Combating Everyday Chemical Exposures through Hands-on Environmental Health Curriculum, a Mobile App, and Peer to Peer Mentoring
Project Manager: Dr. Jennifer Liss Ohayon, Silent Spring, and Michelle Dixon, MBCC
Silent Spring Institute and the Massachusetts Breast Cancer Coalition (MBCC) partnered on a project to reduce high school students’ exposures to common carcinogens, endocrine‐disrupting chemicals, and asthmagens. The project team visited 8 high school science classrooms across Massachusetts to help students identify common toxic chemical exposures in their homes and adopt strategies that reduce these exposures. The team did this through hands-on curriculum and Silent Spring’s free mobile app Detox Me that guides users through more than 270 research‐based recommendations for reducing exposures to common indoor pollutants. Students also participated in a peer‐to‐peer mentoring program connecting them to youth at the Center for Environmental Research and Children’s Health at the University of California, Berkeley who participated in environmental health research and afterwards took action to prevent toxic exposures in their homes and communities.
- Developed and implemented a two class curriculum in six Massachusetts High Schools
- Roxbury Latin School
- Boston Latin Academy
- Drury High School (North Adams)
- Dennis-Yarmouth High School
- Barnstable High School
- Chapel Hill-Chauncey Hall School (Waltham)
- Over 140 students participated
- An addition 150 students were reached at lecture hall presentations at two additional schools
- Students implemented surveys of household and personal care products at home and graphed their household chemical exposure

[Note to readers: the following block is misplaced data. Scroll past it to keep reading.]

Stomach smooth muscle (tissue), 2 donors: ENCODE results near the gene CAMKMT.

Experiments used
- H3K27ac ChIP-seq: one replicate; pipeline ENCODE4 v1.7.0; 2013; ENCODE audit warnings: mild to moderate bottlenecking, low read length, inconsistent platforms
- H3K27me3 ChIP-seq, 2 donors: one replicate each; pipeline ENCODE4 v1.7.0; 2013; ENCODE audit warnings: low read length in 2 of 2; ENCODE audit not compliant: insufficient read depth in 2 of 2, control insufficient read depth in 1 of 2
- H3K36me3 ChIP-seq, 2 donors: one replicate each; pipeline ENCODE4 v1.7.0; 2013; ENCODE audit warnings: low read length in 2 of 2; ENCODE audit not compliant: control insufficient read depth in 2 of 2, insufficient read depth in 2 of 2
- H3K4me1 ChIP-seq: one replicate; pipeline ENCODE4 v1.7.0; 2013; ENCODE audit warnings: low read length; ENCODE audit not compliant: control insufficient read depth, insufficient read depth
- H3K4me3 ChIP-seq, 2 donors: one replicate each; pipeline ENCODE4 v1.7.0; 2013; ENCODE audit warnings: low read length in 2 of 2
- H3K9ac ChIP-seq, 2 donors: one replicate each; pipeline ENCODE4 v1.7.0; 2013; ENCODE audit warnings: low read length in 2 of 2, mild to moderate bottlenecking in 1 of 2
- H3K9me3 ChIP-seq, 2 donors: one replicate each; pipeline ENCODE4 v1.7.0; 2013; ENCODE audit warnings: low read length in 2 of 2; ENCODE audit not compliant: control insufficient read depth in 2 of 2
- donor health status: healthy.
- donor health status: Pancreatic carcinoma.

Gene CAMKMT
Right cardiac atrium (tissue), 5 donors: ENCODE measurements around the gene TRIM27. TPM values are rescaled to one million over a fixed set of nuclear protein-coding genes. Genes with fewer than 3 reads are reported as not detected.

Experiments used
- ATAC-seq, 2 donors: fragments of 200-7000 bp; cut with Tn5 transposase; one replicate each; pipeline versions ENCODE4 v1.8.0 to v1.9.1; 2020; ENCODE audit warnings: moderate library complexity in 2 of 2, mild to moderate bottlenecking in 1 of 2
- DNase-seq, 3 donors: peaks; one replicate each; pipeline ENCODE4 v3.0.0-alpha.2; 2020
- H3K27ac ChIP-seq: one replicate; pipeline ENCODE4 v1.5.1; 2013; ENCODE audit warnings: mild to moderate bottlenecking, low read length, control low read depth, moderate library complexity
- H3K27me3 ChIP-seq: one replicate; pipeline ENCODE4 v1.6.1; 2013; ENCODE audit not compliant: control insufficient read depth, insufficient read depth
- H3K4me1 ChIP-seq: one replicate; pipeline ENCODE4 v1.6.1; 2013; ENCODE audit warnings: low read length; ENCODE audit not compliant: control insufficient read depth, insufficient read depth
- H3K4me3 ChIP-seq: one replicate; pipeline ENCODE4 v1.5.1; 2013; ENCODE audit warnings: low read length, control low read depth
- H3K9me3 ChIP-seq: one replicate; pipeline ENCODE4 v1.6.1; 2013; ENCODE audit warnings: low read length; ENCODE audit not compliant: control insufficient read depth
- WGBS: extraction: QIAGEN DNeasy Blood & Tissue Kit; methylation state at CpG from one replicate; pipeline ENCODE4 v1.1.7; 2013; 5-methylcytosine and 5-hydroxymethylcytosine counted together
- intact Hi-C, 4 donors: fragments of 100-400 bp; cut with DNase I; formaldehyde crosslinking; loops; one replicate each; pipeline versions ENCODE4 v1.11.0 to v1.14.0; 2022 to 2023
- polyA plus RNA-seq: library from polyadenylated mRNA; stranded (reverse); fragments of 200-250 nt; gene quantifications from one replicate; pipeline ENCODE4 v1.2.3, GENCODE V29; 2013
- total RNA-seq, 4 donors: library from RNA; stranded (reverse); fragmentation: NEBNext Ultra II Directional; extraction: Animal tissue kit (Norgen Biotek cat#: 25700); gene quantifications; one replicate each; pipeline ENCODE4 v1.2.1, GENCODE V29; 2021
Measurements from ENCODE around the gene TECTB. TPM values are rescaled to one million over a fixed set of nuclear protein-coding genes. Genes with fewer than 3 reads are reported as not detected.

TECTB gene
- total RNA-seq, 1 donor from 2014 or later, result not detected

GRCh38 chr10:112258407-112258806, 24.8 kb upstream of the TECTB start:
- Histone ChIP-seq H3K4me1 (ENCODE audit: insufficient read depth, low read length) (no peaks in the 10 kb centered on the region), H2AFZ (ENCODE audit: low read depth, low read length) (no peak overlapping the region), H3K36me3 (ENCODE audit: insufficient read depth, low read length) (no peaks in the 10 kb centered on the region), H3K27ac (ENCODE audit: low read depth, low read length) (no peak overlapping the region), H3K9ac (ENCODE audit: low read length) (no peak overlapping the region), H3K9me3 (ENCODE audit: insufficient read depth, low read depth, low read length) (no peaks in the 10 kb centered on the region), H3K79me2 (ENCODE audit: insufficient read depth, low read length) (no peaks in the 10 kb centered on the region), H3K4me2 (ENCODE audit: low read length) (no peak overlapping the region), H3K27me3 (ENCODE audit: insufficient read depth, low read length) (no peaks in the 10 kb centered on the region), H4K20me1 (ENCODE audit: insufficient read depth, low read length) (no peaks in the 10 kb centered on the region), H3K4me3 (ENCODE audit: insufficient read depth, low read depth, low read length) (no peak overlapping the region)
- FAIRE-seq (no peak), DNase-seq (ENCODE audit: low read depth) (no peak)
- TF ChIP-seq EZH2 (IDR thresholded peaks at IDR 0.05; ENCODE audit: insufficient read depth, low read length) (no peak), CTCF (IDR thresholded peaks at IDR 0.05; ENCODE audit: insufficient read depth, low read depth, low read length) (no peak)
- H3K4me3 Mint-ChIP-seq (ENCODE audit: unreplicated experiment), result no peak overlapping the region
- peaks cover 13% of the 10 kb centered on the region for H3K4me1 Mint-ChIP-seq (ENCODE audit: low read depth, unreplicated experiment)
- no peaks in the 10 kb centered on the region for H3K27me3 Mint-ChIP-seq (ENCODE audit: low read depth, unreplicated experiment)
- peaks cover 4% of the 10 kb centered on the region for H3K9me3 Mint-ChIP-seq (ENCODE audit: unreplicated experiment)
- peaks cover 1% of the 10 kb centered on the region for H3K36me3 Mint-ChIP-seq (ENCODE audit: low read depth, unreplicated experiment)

- Students reduced toxic exposures using Silent Spring's smartphone app, Detox Me (which includes 270 research based recommendations for safer alternatives)
- Massachusetts students connected to youth participants in biomonitoring research at UC-Berkeley to share information
The team evaluated the project using analytics from the app and student reports. Most students communicated during classroom discussions that this was their first time learning about environmental health. While there was a varied level of exposure to the endocrine system in high school curriculums (often dependent on grade level and private versus public schools), almost no students had learned about endocrine disrupting chemicals prior to our visit.
To help evaluate participation and behavior shifts, the team tracked app usage for 129 students (the team engaged well over 140 students in the classroom activities, but some students did not have smartphones- they received handouts with printed app tips). Students were asked to use the app for two weeks and try to complete at least five tips. Students averaged five sessions of visiting the app. Students viewed a large portion of tips in the app (98 on average) and often completed more than were assigned (11 tips on average). 13% of students shared the app with their peers through the app’s sharing feature.
As part of the curriculum, students also wrote reports about what they learned, what tips they adopted, and any challenges that they faced. Reports also emphasized that this was their first introduction to this type of material, and many communicated that they found the exposure reduction tips easy to implement and would continue with them.
This page updated Thursday July 26 2018